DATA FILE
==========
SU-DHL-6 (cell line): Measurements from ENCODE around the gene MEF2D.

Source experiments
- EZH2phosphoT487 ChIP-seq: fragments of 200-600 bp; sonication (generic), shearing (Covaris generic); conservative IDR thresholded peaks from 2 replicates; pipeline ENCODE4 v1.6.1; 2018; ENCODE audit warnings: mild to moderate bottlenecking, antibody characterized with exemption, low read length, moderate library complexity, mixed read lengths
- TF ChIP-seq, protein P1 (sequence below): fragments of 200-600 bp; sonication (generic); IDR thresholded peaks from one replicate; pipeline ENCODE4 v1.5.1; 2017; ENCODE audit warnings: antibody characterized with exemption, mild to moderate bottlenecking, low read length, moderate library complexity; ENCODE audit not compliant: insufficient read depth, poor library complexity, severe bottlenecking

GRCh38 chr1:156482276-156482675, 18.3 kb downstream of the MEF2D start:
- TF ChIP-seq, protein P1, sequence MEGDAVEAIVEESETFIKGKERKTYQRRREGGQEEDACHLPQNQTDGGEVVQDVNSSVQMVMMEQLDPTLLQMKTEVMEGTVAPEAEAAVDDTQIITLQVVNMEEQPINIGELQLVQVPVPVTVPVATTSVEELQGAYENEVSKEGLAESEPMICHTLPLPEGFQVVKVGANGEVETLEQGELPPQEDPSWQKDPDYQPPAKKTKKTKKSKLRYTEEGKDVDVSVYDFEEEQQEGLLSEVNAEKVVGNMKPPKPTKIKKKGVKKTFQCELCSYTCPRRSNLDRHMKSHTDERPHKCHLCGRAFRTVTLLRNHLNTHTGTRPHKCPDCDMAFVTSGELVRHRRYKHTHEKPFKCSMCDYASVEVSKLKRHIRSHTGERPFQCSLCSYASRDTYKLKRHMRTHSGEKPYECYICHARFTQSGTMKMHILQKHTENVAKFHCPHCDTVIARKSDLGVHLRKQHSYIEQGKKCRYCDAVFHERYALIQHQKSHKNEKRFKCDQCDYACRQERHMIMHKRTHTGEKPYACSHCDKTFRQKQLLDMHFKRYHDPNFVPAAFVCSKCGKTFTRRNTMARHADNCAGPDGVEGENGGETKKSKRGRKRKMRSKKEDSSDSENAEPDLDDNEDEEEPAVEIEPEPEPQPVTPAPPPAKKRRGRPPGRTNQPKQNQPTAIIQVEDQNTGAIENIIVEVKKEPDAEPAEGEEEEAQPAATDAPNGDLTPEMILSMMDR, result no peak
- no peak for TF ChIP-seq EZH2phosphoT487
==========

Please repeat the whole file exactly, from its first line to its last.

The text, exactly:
SU-DHL-6 (cell line): Measurements from ENCODE around the gene MEF2D.

Source experiments
- EZH2phosphoT487 ChIP-seq: fragments of 200-600 bp; sonication (generic), shearing (Covaris generic); conservative IDR thresholded peaks from 2 replicates; pipeline ENCODE4 v1.6.1; 2018; ENCODE audit warnings: mild to moderate bottlenecking, antibody characterized with exemption, low read length, moderate library complexity, mixed read lengths
- TF ChIP-seq, protein P1 (sequence below): fragments of 200-600 bp; sonication (generic); IDR thresholded peaks from one replicate; pipeline ENCODE4 v1.5.1; 2017; ENCODE audit warnings: antibody characterized with exemption, mild to moderate bottlenecking, low read length, moderate library complexity; ENCODE audit not compliant: insufficient read depth, poor library complexity, severe bottlenecking

GRCh38 chr1:156482276-156482675, 18.3 kb downstream of the MEF2D start:
- TF ChIP-seq, protein P1, sequence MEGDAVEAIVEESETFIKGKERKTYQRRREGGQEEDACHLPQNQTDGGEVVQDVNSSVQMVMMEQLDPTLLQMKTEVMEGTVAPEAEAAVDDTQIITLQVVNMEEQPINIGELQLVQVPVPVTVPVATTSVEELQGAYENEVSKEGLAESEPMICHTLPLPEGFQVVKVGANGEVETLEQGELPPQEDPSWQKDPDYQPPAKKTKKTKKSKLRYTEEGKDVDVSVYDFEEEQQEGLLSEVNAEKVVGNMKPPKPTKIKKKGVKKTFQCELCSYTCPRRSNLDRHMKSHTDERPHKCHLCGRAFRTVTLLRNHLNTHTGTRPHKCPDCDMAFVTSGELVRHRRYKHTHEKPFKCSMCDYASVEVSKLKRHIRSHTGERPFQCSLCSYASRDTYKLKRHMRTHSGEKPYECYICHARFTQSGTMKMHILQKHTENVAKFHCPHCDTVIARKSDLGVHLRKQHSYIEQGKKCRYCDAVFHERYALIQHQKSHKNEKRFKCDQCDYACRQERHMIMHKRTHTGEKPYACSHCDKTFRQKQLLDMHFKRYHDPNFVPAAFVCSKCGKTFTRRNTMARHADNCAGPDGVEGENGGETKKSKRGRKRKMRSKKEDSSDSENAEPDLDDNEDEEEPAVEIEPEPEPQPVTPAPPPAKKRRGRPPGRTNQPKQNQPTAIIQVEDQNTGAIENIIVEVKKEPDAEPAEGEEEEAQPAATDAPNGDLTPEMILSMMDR, result no peak
- no peak for TF ChIP-seq EZH2phosphoT487